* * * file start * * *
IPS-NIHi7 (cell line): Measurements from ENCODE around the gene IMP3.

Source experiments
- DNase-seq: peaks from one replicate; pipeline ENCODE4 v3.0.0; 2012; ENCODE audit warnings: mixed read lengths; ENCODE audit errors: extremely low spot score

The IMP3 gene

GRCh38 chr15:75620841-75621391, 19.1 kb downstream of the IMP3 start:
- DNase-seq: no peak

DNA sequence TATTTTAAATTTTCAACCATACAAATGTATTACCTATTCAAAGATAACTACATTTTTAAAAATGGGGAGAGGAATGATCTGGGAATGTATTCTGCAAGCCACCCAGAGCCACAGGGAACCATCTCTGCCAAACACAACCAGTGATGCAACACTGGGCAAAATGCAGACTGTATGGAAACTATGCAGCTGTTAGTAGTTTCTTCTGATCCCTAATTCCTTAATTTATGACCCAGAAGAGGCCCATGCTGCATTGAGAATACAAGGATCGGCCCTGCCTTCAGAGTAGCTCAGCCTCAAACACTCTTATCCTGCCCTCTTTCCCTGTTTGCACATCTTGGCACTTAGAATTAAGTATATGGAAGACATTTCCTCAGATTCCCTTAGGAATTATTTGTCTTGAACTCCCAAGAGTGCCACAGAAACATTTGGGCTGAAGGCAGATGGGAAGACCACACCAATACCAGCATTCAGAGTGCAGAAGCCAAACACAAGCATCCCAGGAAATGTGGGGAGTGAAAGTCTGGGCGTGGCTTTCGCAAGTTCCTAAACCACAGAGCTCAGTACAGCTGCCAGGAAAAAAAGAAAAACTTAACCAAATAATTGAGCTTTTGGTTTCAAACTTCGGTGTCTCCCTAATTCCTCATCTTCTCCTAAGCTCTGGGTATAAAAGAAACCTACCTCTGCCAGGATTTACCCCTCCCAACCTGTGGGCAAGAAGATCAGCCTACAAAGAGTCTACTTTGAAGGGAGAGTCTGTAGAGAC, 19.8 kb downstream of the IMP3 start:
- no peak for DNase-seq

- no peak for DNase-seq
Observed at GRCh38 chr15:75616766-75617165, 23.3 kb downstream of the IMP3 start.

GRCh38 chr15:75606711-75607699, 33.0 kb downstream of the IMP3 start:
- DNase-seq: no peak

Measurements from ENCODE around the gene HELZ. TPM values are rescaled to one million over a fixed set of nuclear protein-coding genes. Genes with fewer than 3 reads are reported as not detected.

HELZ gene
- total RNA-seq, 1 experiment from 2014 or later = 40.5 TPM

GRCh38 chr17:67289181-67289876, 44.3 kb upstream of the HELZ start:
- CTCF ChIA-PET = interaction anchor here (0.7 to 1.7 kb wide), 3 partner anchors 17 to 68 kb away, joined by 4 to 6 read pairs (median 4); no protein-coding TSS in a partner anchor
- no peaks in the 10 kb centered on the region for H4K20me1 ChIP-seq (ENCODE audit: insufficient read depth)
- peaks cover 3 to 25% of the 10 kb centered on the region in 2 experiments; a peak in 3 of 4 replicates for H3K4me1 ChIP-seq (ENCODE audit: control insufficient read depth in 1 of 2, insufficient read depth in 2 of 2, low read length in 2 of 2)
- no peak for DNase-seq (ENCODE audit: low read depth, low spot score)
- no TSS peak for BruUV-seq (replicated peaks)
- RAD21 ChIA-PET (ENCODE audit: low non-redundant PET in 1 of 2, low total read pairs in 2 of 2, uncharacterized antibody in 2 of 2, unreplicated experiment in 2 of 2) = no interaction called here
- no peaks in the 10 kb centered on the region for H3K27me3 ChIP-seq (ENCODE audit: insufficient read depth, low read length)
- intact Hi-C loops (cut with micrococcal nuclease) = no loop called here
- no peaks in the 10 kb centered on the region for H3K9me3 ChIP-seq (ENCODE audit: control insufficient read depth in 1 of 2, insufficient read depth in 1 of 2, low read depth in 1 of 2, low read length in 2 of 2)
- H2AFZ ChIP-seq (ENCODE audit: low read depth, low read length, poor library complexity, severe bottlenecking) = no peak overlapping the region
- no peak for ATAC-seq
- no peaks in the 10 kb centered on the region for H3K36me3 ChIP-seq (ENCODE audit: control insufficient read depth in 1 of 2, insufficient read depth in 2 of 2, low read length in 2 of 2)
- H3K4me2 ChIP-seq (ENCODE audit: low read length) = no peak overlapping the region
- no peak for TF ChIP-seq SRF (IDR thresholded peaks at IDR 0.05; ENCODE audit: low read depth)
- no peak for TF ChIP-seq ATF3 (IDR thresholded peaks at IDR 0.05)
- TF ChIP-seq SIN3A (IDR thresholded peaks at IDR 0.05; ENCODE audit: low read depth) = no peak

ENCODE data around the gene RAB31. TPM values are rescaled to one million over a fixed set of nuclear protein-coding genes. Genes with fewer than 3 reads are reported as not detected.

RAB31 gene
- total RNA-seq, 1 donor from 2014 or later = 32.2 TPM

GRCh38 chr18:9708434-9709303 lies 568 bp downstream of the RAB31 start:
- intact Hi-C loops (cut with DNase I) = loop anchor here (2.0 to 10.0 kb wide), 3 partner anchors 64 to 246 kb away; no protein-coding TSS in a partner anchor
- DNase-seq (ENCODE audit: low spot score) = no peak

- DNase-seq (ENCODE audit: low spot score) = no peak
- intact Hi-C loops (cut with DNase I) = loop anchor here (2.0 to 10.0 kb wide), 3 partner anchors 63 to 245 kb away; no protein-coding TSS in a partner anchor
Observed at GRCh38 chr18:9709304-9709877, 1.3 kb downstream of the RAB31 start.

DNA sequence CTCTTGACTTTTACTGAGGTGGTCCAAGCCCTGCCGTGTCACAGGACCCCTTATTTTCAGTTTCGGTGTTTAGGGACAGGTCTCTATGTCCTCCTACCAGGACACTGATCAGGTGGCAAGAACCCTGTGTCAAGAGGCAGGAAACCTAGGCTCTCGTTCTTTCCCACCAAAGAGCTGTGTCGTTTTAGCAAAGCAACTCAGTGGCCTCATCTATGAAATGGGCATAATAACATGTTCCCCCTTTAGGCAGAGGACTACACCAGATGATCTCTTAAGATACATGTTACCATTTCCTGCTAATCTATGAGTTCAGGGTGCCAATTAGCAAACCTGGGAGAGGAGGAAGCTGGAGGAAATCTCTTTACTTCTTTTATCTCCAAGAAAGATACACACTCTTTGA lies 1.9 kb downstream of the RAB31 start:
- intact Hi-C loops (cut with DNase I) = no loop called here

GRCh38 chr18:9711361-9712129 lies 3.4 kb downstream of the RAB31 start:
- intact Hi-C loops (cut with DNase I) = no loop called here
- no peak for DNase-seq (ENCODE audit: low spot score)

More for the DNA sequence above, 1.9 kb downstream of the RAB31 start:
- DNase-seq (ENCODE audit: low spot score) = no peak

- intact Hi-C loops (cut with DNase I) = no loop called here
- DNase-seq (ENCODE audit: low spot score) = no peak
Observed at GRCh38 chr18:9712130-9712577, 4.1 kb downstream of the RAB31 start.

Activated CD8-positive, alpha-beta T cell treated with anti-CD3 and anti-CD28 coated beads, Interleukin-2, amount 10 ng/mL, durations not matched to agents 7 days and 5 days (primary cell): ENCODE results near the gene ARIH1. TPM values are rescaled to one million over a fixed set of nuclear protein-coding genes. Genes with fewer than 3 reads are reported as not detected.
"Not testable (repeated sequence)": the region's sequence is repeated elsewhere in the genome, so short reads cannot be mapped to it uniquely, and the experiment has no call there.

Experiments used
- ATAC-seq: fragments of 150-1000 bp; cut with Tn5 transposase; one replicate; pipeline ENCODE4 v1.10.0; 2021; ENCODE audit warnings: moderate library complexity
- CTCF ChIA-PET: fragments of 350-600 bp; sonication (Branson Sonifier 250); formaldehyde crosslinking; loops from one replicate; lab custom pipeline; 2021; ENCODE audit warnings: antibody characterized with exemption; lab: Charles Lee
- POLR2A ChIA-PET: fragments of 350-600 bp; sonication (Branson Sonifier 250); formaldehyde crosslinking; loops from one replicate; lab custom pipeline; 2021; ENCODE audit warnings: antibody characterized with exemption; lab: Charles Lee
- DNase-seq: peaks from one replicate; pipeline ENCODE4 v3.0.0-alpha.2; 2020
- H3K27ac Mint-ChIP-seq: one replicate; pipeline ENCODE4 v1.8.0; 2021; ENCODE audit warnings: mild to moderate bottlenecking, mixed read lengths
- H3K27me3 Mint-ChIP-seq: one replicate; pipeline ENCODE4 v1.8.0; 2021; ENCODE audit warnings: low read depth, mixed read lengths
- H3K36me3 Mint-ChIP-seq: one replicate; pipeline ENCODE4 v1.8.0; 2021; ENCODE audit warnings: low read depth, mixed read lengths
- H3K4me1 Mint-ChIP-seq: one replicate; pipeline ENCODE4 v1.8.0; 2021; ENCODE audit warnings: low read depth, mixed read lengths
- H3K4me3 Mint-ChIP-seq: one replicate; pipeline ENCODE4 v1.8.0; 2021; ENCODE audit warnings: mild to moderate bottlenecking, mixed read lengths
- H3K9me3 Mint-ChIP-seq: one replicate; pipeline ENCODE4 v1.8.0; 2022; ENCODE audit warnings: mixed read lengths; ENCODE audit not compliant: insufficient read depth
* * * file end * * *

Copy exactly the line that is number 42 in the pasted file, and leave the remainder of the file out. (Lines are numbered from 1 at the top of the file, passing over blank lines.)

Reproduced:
DNA sequence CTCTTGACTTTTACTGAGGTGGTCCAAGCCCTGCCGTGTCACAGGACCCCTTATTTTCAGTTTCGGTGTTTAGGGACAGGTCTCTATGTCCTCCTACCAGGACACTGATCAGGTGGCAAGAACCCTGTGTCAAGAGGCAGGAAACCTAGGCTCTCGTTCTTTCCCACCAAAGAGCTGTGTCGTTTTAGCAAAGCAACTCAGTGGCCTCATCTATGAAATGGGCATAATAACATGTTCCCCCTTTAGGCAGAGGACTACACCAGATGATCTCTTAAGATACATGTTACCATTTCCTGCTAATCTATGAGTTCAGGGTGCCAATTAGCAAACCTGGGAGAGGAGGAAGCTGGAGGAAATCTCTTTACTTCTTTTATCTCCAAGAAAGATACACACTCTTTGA lies 1.9 kb downstream of the RAB31 start: